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Due to the COVID-19 situation, we are offering our online courses at a 20% discount
Note: The courses will be delivered remotely using online collaborative teaching tools, with a mix of live video-assisted lectures and computer-based tutorials. A continuous chat session will be available and there will be extra staff to answer questions during the course.
Introduction to R
R is widely used and extremely powerful statistical software. This course assumes that you have never used R before. You will learn how to obtain and install R, which is open-source software, and RStudio, which is a versatile, user-friendly interface for using R. It is very useful to do this course before our introductory statistics course, Introductory Statistics for Researchers.
This course will cover some basic features of R and lay the groundwork for you to improve your R skills independently. The course is self-paced and focused on developing practical skills.
You will need a computer with course access (to install R before attending the course).
Course 1: Tuesday 11 & Wednesday 12 August, 2020 (two half-day sessions)
Course 2: Wednesday 19 & Thursday 20 August, 2020 (two half-day sessions)
Duration: 9.30 am to 1.00 pm – Each day
Details and bookings
Introductory Statistics for Researchers
In many disciplines, researchers wishing to publish are asked to provide a rigorous statistical analysis. Reviewers are often specific about what statistical measures they want included. "Why wasn't Fisher's Exact Test used?" "Was an appropriate sample size determined a priori?"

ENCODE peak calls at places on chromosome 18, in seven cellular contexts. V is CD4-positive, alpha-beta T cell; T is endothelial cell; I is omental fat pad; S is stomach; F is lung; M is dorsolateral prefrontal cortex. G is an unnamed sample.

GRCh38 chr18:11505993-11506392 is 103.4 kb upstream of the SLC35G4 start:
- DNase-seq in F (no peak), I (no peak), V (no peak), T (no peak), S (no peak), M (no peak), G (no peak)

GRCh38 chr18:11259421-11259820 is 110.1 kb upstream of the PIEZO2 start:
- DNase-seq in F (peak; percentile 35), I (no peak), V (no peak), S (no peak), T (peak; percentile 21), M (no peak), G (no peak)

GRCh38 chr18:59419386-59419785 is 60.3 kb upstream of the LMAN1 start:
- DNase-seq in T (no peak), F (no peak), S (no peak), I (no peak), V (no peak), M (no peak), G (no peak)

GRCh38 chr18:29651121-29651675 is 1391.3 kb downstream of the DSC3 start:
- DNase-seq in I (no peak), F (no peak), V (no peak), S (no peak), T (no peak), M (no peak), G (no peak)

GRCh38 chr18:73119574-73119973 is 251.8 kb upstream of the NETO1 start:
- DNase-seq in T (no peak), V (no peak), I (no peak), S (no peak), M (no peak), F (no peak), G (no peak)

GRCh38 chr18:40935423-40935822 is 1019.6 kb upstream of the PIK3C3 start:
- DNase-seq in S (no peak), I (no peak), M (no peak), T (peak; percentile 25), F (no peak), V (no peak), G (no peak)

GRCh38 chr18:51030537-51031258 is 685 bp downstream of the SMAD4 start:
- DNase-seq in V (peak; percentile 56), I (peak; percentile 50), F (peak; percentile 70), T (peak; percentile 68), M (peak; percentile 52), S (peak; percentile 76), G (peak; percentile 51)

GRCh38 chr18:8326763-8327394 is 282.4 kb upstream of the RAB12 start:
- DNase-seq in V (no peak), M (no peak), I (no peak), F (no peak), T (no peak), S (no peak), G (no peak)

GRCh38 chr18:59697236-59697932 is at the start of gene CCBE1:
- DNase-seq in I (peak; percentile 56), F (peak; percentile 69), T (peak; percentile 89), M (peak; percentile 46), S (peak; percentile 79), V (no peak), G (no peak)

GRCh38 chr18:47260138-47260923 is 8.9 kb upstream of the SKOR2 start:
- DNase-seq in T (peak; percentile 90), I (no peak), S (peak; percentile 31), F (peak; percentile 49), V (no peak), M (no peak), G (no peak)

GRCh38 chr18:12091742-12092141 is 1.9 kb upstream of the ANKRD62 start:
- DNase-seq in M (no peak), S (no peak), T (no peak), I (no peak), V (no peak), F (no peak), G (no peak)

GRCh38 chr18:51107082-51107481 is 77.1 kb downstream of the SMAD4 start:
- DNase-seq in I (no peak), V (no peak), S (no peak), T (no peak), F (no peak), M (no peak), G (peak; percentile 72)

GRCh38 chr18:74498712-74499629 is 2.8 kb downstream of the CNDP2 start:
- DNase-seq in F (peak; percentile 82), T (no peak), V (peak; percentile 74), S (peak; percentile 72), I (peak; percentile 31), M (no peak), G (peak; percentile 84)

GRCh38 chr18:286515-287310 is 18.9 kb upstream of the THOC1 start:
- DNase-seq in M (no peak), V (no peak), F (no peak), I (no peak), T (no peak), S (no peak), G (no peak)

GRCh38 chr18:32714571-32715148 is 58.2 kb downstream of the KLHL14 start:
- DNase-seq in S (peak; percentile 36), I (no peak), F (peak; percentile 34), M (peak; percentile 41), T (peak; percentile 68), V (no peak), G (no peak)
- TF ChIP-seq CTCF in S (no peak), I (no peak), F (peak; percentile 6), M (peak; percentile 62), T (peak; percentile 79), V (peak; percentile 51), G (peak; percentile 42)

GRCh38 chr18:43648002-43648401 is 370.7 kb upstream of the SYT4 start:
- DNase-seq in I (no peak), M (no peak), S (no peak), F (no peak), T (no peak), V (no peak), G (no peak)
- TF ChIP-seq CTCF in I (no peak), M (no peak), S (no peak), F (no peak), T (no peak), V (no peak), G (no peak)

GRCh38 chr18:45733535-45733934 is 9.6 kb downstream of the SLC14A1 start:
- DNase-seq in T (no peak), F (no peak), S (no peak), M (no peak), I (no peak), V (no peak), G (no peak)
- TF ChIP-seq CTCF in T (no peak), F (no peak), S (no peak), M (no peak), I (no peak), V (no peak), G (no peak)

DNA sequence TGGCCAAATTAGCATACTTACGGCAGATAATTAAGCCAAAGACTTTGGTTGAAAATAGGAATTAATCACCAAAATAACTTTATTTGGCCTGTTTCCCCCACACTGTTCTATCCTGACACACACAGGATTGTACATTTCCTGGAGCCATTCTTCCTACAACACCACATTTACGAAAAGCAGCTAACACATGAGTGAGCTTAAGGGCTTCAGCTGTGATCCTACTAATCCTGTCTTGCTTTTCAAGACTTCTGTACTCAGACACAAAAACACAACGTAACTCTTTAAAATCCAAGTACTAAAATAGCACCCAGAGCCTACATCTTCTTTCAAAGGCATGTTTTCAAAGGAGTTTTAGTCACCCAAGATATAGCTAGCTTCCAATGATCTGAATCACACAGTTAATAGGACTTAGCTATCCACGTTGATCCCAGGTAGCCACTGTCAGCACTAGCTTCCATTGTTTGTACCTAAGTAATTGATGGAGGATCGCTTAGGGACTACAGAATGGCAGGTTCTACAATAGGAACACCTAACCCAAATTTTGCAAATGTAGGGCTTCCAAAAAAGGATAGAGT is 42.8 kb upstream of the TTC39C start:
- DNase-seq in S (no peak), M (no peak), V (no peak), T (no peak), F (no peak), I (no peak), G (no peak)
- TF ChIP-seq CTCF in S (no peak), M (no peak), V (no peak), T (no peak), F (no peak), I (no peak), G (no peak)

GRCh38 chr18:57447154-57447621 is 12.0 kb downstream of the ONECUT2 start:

How does one decide which statistical procedure is the most appropriate? What do all the sections of the output mean?
This course is designed as an introduction to statistical analysis for researchers. There is emphasis on understanding the concepts of statistical procedures (with a minimum of mathematics, although some will be discussed) and on interpreting computer output. This course is designed to help you, the researcher. It is helpful if you have done an undergraduate statistics subject, although this course can serve as a first introduction or a refresher. The theory behind the statistical procedures outlined in the course will, in general, not be discussed.
Statistical analyses require specialised software to perform calculations. In this course, we use the free statistical program R, although researchers may have another statistical package available to them.
A range of statistical analyses will be discussed in the course, as described in the course outline below. We will talk through examples of all analysis types and will demonstrate how to carry them out in R. Equal emphasis will also be put on interpreting the output of these analyses. There will be plenty of practical work in the course. You will need basic R proficiency to carry out the practical work; we will teach only the additional R commands needed for these analyses.
You will need to use a computer during the course. You will also need administrator rights to install software needed for the course onto your computer. Previous basic experience using the program R is essential. Please read the Important Notes on the registration page!
Date: Monday 24 to Thursday 27 August, 2020 (four half-day sessions)
Duration: 9.00 am to 1.00 pm – Each day
Introduction to Regression Modelling in R
The core outcome from this course is to recognise that most statistical methods you use can be understood under a single framework, as special cases of (generalised) linear models. Learning statistical methods in a systematic way, instead of as a "cookbook" of different methods, enables you to take a systematic approach to key steps in analysis (like assumption checking) and to extend your skills to handle more complex situations you might encounter in the future (random factors, multivariate analysis, choosing between a set of competing models).